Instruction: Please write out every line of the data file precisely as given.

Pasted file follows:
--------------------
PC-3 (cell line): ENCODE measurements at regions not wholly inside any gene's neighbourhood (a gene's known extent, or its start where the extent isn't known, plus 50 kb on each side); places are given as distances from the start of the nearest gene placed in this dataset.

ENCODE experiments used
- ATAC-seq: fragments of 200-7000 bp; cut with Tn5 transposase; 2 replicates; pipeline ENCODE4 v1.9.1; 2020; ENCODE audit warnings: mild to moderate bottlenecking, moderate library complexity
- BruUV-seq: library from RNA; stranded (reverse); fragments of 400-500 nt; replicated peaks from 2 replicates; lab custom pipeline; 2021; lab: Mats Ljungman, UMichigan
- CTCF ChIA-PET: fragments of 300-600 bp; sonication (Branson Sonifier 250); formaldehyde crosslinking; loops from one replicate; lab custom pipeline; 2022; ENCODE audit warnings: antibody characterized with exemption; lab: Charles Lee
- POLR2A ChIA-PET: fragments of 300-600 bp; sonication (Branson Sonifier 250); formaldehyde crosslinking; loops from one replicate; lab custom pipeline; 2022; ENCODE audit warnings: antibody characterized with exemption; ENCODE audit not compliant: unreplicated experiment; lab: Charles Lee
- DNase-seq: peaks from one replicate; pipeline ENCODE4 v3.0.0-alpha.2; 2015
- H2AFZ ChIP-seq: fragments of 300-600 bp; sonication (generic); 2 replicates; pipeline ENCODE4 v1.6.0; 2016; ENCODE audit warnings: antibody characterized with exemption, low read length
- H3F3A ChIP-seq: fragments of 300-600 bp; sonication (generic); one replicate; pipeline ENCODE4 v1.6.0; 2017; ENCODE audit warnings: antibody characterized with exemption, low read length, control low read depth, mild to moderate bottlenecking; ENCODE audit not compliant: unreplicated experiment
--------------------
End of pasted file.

PC-3 (cell line): ENCODE measurements at regions not wholly inside any gene's neighbourhood (a gene's known extent, or its start where the extent isn't known, plus 50 kb on each side); places are given as distances from the start of the nearest gene placed in this dataset.

ENCODE experiments used
- ATAC-seq: fragments of 200-7000 bp; cut with Tn5 transposase; 2 replicates; pipeline ENCODE4 v1.9.1; 2020; ENCODE audit warnings: mild to moderate bottlenecking, moderate library complexity
- BruUV-seq: library from RNA; stranded (reverse); fragments of 400-500 nt; replicated peaks from 2 replicates; lab custom pipeline; 2021; lab: Mats Ljungman, UMichigan
- CTCF ChIA-PET: fragments of 300-600 bp; sonication (Branson Sonifier 250); formaldehyde crosslinking; loops from one replicate; lab custom pipeline; 2022; ENCODE audit warnings: antibody characterized with exemption; lab: Charles Lee
- POLR2A ChIA-PET: fragments of 300-600 bp; sonication (Branson Sonifier 250); formaldehyde crosslinking; loops from one replicate; lab custom pipeline; 2022; ENCODE audit warnings: antibody characterized with exemption; ENCODE audit not compliant: unreplicated experiment; lab: Charles Lee
- DNase-seq: peaks from one replicate; pipeline ENCODE4 v3.0.0-alpha.2; 2015
- H2AFZ ChIP-seq: fragments of 300-600 bp; sonication (generic); 2 replicates; pipeline ENCODE4 v1.6.0; 2016; ENCODE audit warnings: antibody characterized with exemption, low read length
- H3F3A ChIP-seq: fragments of 300-600 bp; sonication (generic); one replicate; pipeline ENCODE4 v1.6.0; 2017; ENCODE audit warnings: antibody characterized with exemption, low read length, control low read depth, mild to moderate bottlenecking; ENCODE audit not compliant: unreplicated experiment